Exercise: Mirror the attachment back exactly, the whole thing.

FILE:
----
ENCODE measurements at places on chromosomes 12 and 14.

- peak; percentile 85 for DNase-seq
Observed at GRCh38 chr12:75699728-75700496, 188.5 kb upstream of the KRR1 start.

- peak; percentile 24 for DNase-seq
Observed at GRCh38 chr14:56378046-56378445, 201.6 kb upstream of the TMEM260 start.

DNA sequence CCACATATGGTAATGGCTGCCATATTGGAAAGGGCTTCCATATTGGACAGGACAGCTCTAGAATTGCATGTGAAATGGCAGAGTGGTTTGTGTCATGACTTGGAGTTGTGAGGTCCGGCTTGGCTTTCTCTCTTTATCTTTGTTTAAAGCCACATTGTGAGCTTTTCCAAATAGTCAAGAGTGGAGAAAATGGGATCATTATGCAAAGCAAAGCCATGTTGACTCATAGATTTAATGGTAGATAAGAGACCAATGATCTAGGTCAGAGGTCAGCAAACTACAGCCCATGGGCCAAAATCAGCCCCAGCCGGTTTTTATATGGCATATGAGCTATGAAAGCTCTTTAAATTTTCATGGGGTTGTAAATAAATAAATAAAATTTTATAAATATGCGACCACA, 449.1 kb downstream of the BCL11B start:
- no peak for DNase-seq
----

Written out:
ENCODE measurements at places on chromosomes 12 and 14.

- peak; percentile 85 for DNase-seq
Observed at GRCh38 chr12:75699728-75700496, 188.5 kb upstream of the KRR1 start.

- peak; percentile 24 for DNase-seq
Observed at GRCh38 chr14:56378046-56378445, 201.6 kb upstream of the TMEM260 start.

DNA sequence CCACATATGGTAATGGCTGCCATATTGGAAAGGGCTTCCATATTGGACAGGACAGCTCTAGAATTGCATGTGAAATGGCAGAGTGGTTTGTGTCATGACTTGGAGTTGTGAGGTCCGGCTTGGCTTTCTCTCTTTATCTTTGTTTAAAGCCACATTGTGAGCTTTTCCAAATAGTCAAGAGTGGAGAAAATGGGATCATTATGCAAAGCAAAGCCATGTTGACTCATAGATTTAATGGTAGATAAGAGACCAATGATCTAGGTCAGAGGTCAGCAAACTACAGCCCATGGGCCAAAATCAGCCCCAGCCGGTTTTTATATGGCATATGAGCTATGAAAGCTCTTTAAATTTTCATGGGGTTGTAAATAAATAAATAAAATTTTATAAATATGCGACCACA, 449.1 kb downstream of the BCL11B start:
- no peak for DNase-seq